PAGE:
Damon Runyon. Guys and Dolls in Guys and Dolls and Other Writings. New York: Penguin Classics, 2008. (Original publication dates vary by story from 1929 to 1940.)
So last Thursday I am crammed into a seat on a very small airplane, and I am not what you would call comfortable, because even for a doll like myself who is about knee-high to a parking meter, there is not so much in the way of space on these things. And I am drinking tea, because I am the kind of a doll who likes a cup of tea more than somewhat. While I am putting myself outside of the tea, I am reading this Damon Runyon guy and thinking he is possibly the right guy for my next Freeman piece.
The problem is that I do yet not know what Max the Editor thinks of this plan. If you do not know why it is that this guy is called The Editor, you are smart not to go off and ask him. The word at the crap game is that he makes some pretty serious cuts from time to time, and splashes around the red ink in a way that is both painful and also permanent.
As it turns out, he says to me that I can write the piece, but I am not allowed to do it all like Runyon. Because Runyon, it turns out, has done that already, and I should cease and desist before I get myself edited. Since I am known to be attached to the idea of continuing to breathe, I cease and also desist. Post haste.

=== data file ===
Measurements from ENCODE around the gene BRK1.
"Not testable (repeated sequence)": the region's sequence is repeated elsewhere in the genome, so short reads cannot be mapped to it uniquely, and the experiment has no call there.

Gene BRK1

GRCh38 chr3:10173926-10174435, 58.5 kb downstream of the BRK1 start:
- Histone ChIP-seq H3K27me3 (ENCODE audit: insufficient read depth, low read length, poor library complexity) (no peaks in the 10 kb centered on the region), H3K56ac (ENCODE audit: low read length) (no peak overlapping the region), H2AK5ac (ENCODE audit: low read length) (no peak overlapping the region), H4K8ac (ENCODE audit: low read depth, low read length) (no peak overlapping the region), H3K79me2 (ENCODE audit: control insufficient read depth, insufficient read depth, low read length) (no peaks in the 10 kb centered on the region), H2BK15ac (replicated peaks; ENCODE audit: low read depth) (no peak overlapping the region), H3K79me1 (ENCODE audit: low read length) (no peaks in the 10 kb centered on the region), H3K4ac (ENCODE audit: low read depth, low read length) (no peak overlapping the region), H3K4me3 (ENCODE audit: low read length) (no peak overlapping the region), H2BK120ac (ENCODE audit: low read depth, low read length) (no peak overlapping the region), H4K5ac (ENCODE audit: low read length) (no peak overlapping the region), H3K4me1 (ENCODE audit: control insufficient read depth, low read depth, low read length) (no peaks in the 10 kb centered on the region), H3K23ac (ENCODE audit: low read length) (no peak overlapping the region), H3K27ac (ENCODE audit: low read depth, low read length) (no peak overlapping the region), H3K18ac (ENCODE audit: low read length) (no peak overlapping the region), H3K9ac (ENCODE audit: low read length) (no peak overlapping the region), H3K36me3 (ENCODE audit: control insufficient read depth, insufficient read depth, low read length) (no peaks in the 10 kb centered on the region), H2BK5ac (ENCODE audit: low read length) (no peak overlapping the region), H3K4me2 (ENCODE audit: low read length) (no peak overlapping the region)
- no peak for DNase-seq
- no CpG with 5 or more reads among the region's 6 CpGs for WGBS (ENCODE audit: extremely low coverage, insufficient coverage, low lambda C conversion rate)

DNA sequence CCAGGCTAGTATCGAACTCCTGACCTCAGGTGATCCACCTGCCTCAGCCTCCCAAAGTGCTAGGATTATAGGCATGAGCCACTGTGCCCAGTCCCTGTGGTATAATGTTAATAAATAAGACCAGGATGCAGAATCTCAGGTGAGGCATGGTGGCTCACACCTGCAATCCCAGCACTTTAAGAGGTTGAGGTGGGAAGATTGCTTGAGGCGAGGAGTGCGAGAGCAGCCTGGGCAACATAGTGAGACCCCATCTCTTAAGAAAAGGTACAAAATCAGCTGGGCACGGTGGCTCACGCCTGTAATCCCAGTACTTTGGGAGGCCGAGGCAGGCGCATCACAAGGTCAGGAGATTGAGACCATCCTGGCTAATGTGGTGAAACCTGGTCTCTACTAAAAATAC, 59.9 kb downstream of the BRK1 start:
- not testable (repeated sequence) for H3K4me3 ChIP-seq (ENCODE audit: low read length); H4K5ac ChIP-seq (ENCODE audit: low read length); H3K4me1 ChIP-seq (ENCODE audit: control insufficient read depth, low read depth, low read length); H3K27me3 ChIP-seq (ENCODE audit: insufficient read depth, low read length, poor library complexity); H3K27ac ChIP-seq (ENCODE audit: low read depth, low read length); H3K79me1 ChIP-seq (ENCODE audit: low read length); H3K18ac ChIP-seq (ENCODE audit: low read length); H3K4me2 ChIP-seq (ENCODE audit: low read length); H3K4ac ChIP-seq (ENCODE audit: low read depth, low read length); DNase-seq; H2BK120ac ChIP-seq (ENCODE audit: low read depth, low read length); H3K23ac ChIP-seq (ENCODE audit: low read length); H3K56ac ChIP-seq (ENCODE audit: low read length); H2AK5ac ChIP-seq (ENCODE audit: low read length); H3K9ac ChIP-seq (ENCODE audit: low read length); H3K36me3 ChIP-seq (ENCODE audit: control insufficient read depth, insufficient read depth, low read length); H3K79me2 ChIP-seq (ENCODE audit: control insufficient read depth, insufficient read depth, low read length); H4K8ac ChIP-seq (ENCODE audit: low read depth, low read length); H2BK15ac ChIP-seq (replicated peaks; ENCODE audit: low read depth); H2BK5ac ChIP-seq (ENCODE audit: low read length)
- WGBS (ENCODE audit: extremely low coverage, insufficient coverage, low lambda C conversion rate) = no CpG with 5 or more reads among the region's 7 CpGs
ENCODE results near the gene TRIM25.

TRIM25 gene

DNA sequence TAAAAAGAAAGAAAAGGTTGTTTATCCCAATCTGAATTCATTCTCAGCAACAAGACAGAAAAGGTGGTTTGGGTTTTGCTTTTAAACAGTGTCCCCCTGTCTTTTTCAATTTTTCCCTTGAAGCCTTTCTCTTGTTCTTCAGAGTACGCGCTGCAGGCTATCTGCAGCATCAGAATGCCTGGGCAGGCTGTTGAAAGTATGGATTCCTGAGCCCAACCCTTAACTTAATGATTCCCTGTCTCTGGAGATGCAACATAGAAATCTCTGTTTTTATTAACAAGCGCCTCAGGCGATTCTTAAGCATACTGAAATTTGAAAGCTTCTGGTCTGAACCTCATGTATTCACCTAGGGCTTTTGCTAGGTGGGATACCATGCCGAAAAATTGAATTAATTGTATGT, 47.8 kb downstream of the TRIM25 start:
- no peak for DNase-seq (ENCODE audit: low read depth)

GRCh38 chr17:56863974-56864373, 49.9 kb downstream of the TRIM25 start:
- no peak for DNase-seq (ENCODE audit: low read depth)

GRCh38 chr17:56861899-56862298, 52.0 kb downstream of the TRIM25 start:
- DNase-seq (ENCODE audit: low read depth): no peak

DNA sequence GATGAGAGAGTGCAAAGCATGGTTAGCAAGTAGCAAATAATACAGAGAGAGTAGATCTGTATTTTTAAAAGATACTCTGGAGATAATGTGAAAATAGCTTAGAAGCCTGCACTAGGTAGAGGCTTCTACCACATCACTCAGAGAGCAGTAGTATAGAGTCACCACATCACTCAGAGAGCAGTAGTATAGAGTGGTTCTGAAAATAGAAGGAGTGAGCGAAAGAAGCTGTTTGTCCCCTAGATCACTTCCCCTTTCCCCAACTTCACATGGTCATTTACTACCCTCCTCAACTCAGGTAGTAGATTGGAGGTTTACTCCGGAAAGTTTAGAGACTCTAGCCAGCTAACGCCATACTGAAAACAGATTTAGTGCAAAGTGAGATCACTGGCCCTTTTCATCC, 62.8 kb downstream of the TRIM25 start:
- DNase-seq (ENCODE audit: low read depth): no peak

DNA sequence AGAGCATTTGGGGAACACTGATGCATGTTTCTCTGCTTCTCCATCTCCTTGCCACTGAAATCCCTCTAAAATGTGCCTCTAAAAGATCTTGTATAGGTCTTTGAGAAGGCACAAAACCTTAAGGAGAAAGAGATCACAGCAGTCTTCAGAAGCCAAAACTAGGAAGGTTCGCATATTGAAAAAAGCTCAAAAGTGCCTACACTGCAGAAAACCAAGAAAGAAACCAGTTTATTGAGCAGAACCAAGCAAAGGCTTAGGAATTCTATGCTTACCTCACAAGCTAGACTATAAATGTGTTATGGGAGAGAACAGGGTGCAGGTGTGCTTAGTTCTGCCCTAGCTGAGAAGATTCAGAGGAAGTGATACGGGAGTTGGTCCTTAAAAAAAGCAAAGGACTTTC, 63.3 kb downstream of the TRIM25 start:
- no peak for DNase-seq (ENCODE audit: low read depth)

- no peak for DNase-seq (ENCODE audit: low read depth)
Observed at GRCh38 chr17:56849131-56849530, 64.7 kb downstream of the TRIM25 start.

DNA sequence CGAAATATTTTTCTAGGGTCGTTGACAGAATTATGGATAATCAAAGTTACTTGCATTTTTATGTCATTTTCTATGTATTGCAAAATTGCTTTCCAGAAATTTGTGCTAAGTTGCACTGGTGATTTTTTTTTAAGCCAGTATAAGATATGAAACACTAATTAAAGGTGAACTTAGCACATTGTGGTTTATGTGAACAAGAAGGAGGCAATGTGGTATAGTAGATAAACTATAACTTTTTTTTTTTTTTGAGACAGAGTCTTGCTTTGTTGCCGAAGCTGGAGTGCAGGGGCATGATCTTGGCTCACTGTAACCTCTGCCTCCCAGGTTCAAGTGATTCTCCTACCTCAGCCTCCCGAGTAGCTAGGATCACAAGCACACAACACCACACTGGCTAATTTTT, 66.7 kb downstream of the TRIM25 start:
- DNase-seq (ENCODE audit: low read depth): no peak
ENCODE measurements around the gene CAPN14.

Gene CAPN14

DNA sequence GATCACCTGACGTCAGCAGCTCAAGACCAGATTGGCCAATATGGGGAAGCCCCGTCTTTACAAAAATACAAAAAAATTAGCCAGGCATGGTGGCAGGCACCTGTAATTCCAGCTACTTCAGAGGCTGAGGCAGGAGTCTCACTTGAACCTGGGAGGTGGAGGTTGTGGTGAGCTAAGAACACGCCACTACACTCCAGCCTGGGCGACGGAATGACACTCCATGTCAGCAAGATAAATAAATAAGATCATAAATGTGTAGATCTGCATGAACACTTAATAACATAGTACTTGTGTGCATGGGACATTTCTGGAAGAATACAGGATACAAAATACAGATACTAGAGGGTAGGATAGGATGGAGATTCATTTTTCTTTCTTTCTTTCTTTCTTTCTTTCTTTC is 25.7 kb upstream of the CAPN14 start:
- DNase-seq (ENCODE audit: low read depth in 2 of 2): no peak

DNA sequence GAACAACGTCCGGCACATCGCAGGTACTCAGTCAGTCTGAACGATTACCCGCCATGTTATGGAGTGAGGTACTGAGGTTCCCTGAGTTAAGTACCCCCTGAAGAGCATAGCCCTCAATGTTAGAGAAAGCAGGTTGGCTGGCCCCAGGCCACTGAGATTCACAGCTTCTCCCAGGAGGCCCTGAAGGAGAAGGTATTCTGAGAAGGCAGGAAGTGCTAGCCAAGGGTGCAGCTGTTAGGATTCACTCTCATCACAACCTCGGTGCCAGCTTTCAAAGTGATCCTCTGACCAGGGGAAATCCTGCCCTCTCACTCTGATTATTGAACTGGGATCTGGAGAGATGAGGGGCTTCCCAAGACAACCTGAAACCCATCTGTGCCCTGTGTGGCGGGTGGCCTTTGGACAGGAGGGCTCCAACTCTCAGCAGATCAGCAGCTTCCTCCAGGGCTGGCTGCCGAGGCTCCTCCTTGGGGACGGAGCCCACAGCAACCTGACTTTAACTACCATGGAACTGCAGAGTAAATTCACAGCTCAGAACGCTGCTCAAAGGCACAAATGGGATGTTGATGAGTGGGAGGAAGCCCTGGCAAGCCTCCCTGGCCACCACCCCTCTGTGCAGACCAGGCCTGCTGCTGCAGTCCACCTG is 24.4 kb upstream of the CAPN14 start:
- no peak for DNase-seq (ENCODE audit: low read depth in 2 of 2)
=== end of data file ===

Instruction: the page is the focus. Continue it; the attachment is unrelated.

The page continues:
Damon Runyon’s prose style is addictive but also, as you can see, dangerously infectious. His short story collection Guys and Dolls guides the reader through an underworld of Broadway citizens—with names like Harry the Horse, Feet Samuels, and Nicely Nicely Jones, and dolls like Madame La Gimp and Miss Missouri Martin—that would be unforgettable even if it hadn’t given birth to one of the great stage musicals of all time, Guys and Dolls, and to classic movies like Little Miss Marker and The Lemon-Drop Kid. Runyon’s ear for the rhythms of conversation, especially slang—real and invented—are unmistakable. And his advice for living is as pertinent now as it was in my grandmother’s day. Who can argue with his statement that “I long ago came to the conclusion that all life is 6 to 5 against”? And who can forget the enormously useful advice given to Sky Masterson by his father?
Son, you are now going out into the wide, wide, world to make your own way, and it is a very good thing to do, as there are no more opportunities for you in this burg. I am only sorry that I am not able to bankroll you to a very large start, but not having any potatoes to give you, I am now going to stake you to some very valuable advice, which I personally collect in my years of experience around and about, and I hope and trust you will always bear this advice in mind. Son, no matter how far you travel, or how smart you get always remember this: Some day, somewhere, a guy is going to come to you and show you a nice brand-new deck of cards on which the seal is never broken, and this guy is going to offer to bet you that the jack of spades will jump out of this deck and squirt cider in your ear. But son, do not bet him, for as sure as you do you are going to get an ear full of cider.
Runyon’s work is more than a stylistic delight or a source of fun. It is a site for thinking about markets—particularly black markets. Written during Prohibition, most of Runyon’s stories involve bootleggers either as major characters or in supporting roles. Often his descriptions of their business histories are remarkably detailed. Big False Face, from “The Brakeman’s Daughter,” is a former street tough turned bootlegger.